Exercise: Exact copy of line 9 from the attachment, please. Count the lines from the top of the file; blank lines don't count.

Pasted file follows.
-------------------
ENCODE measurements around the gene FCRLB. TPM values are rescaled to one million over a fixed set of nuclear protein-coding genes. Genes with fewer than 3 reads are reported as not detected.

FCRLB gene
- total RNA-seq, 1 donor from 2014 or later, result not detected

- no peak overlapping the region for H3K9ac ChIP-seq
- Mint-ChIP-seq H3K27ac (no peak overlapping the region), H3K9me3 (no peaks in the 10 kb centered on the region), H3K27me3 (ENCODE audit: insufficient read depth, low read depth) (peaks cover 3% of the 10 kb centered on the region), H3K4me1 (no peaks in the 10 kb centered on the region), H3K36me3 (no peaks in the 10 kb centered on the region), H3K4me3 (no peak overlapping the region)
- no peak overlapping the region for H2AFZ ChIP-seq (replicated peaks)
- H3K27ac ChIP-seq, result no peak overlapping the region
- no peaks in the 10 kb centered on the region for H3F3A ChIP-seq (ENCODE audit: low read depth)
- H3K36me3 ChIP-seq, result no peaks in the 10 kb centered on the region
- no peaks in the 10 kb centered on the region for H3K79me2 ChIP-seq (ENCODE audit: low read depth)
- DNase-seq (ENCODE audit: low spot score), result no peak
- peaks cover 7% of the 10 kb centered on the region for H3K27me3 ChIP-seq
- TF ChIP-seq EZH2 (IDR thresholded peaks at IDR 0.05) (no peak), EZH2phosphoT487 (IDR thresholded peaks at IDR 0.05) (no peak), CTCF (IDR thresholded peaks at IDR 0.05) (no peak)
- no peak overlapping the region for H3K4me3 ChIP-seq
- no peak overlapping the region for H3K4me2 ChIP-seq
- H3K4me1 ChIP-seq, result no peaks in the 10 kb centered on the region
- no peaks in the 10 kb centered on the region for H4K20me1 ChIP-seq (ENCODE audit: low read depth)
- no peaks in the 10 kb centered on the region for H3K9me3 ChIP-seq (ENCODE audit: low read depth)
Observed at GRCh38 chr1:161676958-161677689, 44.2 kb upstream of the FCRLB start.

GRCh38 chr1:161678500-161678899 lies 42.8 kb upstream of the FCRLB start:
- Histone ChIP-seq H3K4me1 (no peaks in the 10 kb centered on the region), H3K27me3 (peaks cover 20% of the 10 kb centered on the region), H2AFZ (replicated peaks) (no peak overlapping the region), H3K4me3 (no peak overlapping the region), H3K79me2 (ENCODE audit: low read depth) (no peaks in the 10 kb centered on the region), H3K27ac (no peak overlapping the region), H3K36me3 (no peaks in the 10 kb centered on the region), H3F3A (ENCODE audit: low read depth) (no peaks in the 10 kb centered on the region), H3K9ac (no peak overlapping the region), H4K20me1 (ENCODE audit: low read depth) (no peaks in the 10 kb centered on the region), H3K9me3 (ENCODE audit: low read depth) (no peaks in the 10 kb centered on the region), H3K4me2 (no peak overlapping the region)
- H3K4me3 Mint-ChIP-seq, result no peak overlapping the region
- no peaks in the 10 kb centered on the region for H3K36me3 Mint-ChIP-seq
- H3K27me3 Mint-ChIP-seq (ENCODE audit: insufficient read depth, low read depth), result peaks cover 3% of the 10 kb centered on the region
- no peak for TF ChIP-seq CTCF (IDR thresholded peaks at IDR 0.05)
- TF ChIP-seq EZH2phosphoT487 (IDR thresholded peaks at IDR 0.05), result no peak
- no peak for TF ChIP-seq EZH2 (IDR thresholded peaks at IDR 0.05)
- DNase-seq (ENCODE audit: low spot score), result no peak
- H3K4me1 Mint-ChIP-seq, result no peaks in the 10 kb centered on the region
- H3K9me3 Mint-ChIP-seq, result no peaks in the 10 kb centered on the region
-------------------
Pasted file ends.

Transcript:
- H3K36me3 ChIP-seq, result no peaks in the 10 kb centered on the region